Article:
In late February of 2011, it was announced that Tarantino will be doing the March programming for the New Beverly Cinema. Tarantino had recently purchased the LA repertoire theatre thus allowing it to continue to operate so it sort of made sense that he would do some programming. He had previously done an entire month of grindhouse films that including the film Grindhouse. While it’s always exciting news when QT does a program but what this program contained is the holy grail of the QT universe. It was announced that Kill Bill: The Whole Bloody Affair will have a one week engagement at the theatre. Exciting news! Myself and about 1800 moviegoers were fortunate enough to acquire tickets to this event that sold out incredibly fast. With only eight showings during the run, it wound up being the hottest ticket out there since I believe this was the first time it was being shown theatrically in the United States.
There are changes and additions throughout the entire four hour running time which thankfully included an intermission. Right off the bat the oft quoted Klingon proverb that tells us vengeance is a dish best served cold is no longer there. Instead there is a dedication to filmmaker Kinji Fukusaku. The film plays out like before until the O-ren anime sequence. There are some added shots of violence that had no real impact on the piece but were a welcome extension.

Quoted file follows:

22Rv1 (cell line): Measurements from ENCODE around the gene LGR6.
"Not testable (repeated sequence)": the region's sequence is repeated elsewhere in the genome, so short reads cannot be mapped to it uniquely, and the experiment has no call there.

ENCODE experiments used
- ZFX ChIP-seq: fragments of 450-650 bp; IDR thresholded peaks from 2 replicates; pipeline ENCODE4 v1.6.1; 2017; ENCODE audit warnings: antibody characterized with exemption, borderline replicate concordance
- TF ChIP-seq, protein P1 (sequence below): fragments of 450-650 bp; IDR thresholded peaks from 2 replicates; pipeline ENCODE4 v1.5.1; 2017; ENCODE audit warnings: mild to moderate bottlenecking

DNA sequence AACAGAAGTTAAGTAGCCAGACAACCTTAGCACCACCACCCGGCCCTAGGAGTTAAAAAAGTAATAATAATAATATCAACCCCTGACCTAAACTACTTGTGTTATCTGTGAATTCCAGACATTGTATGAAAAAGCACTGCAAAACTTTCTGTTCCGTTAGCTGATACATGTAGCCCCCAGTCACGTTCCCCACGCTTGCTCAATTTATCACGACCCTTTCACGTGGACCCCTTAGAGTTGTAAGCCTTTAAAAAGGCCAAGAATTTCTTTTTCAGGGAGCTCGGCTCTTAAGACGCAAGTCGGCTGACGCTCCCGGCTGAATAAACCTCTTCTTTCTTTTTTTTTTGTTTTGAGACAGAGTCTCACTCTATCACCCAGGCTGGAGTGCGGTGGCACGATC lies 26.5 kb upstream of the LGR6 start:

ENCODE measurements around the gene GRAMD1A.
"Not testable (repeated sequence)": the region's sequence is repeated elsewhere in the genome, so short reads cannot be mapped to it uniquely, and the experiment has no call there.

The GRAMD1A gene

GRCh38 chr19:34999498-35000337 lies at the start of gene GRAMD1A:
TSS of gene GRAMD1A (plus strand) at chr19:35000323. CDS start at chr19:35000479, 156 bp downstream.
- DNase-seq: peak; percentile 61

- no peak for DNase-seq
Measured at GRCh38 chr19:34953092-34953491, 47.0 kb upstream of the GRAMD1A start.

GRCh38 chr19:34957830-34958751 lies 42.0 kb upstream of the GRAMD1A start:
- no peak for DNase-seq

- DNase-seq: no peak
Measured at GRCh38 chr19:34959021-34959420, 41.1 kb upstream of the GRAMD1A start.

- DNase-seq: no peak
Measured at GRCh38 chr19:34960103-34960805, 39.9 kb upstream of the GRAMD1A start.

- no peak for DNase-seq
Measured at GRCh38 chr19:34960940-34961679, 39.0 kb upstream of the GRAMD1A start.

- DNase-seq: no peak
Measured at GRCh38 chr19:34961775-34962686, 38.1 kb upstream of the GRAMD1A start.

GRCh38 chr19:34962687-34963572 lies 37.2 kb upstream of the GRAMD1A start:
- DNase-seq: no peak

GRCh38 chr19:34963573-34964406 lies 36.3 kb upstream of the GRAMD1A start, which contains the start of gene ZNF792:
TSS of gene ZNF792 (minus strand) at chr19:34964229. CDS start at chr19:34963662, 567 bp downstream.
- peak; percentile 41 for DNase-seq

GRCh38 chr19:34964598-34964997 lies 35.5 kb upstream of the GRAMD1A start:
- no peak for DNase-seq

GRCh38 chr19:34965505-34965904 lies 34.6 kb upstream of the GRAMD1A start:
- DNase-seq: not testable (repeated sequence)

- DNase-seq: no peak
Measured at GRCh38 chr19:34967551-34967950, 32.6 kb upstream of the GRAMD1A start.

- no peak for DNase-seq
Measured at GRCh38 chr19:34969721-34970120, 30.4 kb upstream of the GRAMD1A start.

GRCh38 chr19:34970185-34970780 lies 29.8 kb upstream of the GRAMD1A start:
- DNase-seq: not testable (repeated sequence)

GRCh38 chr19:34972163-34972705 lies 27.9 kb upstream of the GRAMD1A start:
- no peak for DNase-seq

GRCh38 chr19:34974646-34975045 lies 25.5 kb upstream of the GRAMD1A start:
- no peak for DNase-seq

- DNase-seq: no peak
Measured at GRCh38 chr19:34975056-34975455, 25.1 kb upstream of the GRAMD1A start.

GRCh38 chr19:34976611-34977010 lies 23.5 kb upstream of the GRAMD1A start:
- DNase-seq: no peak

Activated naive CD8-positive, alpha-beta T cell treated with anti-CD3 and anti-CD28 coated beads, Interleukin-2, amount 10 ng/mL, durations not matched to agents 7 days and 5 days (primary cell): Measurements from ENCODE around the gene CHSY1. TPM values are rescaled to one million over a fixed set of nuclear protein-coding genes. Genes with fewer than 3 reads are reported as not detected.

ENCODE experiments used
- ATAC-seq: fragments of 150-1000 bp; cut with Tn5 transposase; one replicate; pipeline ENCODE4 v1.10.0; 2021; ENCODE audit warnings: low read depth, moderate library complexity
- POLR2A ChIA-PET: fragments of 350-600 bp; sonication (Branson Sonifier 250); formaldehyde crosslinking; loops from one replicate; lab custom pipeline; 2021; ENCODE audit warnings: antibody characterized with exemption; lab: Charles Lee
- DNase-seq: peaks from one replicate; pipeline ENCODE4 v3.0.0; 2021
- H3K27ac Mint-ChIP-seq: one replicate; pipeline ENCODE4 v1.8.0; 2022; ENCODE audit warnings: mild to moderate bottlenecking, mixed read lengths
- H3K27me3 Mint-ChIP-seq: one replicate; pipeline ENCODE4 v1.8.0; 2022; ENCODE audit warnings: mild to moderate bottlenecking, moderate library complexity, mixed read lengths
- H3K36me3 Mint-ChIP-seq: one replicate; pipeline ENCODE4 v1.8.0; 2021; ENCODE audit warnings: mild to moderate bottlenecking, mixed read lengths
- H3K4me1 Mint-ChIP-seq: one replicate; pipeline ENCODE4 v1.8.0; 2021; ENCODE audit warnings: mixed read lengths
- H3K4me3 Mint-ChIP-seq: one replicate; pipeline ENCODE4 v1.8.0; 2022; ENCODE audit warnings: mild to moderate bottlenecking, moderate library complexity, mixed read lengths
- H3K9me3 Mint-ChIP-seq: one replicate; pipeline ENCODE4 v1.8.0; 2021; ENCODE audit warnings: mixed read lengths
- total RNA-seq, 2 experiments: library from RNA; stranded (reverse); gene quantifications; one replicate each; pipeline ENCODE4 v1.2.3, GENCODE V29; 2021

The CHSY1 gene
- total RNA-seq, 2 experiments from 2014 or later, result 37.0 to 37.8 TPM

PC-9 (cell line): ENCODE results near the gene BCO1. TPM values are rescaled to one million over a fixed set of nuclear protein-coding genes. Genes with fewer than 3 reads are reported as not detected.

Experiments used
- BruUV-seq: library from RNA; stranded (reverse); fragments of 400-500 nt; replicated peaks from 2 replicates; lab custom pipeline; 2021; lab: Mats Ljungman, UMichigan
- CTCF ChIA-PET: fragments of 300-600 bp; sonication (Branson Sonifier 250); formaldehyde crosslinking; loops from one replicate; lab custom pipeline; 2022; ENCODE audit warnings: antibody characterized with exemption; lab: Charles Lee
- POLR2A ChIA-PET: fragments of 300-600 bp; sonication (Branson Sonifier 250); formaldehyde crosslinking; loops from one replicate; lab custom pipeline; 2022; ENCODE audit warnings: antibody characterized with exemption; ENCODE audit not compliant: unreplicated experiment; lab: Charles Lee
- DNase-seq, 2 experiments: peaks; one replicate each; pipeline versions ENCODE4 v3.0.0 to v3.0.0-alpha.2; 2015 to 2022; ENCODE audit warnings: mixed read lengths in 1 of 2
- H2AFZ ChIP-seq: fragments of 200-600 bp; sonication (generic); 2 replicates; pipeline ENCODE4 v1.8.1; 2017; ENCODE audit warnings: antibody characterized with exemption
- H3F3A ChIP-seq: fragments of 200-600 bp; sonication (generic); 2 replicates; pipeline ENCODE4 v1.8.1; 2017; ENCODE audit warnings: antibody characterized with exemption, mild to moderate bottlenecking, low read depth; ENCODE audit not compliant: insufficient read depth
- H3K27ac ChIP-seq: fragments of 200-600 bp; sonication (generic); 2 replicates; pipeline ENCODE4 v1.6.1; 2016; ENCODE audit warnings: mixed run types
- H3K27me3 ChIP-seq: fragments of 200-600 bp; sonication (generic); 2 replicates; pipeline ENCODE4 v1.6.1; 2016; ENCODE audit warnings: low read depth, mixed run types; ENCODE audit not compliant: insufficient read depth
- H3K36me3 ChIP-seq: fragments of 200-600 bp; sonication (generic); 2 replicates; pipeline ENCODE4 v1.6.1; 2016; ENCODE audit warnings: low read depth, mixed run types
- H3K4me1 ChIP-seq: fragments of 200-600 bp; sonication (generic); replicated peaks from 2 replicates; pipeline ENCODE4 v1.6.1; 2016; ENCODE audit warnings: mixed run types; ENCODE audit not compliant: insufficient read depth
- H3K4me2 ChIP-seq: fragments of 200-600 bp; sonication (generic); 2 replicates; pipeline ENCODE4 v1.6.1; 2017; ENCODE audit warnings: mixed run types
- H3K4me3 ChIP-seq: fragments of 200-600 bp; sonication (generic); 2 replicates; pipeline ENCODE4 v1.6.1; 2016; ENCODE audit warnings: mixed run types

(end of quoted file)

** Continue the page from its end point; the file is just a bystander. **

Now the part I was most looking forward to. The 88 Keys fights in color. In the original the sequence switched to black and white and when it was over The Bride blinked everything back to color. Throughout the fight there are some alternate angles, more gore, different takes of shots we’ve seen before and a few added sequences. One of which involves a very young member of the 88 Keys. I really enjoyed this sequence but wasn’t expecting the alternate angles and additional scenes. Overall it made a fantastic cinematic fight that much better.
Now came a change that I wasn’t anticipating. In the ending of Vol. 1, Sofia Fatale has her arm cut off at the House of Blue Leaves and is unceremoniously dumped at a hospital. She is then recounting what the Bride told her to tell Bill. It concluded with Bill asking Sophie if the Bride is aware that her daughter is still alive. I remember seeing that and going whoa that was a great cliffhanger. In The Whole Bloody Affair Sofia is put through much, much more. The Bride proceeds to torture her for information and cuts off her other arm. Sophie recounts to Bill what the Bride told her and it concludes with The Bride looking down at Sophie in the trunk and telling her “They’ll all be dead as O-ren.” Fade to black. Intermission.